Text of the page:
After their professional debut, the sisters retired from the stage for further study. Assisted by baritone John ...

Article

Jeffrey Green

choir leader, was born in Portage County, Ohio, the son of a farmer whose name is now unknown and whose financial contributions to a nearby college neither overcame the local prejudice nor secured a place for his son among the student body. Educated in Ravenna, Ohio, Loudin went on to train as a printer, only to find his opportunities restricted by white printers who refused to work with him. Even his Methodist church rejected his application to join its choir. For all its positive associations for their kinfolk in the slavery states, mid-nineteenth century Ohio was a hard place for the Loudins, as it had been for Frederick Douglass who was mobbed in Columbus, Ohio, when Frederick Loudin was a boy. He was to recall that the “ostracism was even more complete and unchristian in the free than in the slave States” (Marsh, 106).

After the Civil War Loudin ...

Article

David Bradford

a renowned vocalist with the Fisk Jubilee Singers, was born near Athens, Alabama, to Mahalia Jackson, a slave. Her father's name is unknown.

“[S]he journeyed around the world, singing in all climes and among all peoples and before all the crowned heads of the land, and wore medals from the most prominent kings and emperors in the world,” according to Malone's obituary in the 1897Annual Report of the American Missionary Association (p. 36). During a fifteen-year career, Malone crisscrossed the globe as a member of the Fisk Jubilee Singers and its successor groups, singing in European capitals and remote Asian backwaters. She was one of the most widely traveled and famous African American performers of her age, entertaining audiences in seventeen countries and singing for six European crown heads.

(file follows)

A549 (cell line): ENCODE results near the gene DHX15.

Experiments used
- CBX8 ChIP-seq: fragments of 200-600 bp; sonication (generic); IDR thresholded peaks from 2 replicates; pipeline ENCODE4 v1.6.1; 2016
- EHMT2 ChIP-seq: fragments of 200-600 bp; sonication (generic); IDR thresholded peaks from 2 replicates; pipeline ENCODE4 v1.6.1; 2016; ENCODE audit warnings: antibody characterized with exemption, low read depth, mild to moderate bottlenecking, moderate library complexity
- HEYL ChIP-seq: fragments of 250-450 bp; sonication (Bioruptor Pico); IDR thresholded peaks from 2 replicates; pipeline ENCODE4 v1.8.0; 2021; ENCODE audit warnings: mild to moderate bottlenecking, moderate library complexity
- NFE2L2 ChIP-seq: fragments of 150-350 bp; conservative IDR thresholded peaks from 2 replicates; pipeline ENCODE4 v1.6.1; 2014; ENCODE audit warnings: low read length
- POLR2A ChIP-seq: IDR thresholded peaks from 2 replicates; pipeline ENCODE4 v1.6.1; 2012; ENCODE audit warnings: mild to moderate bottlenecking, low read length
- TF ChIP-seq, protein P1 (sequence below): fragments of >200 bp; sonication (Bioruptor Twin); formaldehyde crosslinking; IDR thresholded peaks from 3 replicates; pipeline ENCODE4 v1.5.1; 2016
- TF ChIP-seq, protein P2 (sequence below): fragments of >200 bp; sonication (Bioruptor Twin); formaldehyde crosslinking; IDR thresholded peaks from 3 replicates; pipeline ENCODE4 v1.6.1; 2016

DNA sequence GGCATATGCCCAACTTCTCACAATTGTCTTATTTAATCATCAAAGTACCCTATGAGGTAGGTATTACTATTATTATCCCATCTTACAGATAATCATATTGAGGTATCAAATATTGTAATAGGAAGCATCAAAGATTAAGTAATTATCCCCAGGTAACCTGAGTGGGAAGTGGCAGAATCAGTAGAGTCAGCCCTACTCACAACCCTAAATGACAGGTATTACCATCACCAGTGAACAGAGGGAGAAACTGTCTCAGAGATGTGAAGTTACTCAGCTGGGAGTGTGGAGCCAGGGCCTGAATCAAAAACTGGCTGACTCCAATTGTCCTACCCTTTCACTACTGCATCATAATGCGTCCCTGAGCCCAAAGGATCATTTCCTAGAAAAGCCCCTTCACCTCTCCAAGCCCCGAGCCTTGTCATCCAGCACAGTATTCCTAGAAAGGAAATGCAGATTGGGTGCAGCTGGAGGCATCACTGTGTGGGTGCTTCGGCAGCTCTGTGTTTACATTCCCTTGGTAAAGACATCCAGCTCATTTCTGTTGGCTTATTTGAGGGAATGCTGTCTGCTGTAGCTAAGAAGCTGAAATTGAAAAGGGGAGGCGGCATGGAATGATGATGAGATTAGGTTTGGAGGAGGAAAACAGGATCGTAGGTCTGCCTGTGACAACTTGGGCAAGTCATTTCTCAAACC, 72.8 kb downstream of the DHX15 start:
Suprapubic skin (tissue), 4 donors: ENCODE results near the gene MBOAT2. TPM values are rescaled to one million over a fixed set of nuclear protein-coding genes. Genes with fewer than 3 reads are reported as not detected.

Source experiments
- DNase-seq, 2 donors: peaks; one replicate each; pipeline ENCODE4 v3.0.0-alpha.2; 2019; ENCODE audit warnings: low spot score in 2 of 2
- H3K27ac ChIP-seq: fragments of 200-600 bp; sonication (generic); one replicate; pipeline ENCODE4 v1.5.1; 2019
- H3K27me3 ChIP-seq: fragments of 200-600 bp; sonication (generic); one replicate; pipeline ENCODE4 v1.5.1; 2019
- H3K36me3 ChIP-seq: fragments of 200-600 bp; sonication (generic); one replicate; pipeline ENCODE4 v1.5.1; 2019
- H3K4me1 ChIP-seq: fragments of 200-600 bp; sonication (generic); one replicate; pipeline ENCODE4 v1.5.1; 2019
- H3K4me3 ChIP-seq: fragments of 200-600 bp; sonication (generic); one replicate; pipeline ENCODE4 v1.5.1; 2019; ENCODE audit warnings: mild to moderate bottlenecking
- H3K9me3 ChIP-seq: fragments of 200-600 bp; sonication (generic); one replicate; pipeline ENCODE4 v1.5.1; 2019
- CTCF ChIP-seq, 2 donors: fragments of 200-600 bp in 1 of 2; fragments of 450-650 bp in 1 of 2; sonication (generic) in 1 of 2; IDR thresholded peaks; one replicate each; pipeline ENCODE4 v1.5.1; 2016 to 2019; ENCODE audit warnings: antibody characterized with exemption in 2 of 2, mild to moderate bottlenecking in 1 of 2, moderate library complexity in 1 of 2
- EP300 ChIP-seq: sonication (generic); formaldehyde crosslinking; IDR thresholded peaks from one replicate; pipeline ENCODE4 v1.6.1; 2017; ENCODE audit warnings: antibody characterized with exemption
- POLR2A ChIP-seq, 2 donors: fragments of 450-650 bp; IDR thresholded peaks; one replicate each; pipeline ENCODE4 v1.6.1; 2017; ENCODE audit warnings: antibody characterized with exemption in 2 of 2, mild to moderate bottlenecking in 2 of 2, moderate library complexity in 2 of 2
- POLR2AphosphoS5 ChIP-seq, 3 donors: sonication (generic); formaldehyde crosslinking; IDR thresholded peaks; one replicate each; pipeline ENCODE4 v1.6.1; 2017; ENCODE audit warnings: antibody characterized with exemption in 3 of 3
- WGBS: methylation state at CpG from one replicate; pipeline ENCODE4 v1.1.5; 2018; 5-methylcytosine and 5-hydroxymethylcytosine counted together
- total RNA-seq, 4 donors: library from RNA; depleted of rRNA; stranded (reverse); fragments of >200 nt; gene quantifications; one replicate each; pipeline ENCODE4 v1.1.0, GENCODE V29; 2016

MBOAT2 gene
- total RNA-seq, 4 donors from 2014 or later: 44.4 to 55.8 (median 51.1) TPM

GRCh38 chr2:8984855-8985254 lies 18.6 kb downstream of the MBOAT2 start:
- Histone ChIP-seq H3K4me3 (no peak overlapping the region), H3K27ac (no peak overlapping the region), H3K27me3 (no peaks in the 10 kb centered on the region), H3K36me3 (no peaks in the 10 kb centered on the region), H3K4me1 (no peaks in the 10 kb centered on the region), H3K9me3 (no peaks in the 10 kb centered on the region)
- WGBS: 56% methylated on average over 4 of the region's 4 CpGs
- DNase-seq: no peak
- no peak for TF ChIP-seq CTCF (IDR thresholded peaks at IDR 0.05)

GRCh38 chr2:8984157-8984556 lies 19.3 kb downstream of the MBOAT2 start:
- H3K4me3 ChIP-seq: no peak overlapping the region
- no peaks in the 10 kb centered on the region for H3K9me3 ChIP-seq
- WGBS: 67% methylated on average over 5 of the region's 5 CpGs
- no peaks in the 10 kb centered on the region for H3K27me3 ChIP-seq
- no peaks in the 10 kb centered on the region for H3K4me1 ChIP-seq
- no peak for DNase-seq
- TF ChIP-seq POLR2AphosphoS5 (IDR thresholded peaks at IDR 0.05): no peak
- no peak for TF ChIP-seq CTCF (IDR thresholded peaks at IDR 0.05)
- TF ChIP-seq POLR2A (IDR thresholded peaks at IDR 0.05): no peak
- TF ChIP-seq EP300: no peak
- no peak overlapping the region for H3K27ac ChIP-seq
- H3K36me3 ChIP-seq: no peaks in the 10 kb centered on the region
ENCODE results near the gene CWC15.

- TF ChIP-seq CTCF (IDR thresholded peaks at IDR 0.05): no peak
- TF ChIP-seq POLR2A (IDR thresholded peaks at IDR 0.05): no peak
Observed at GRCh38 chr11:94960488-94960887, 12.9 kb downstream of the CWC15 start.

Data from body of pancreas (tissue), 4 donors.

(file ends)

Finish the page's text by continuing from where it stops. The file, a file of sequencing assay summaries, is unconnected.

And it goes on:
Malone was born a slave around 1858 at Cedars Plantation near Athens Alabama Her mother Mahalia was ...

Article

Alberto José Vieira Pacheco

was born in São João del Rei, Minas Gerais, Brazil, on 6 January 1782. In the eighteenth century, the exploitation of gold deposits discovered in the inland captaincy of the southeast of Brazil led to the development of urban centers in a position to further a flourishing range of musical activities, often performed by individuals of mixed race, such as Pereira. Although nothing is known about his parenthood, the chronicles of that time recognized him as mulatto, revealing his African ancestry. With the decline of gold mining in the second half of the century, a number of musicians moved to Rio de Janeiro, capital of the viceroyalty of Brazil after 1763. Thus, in 1808, when the Portuguese royal family and court arrived in Rio, seeking refuge from the Napoleonic Wars, Pereira was already in the city.

The presence of the Bragança Court and the expanded opportunities for ...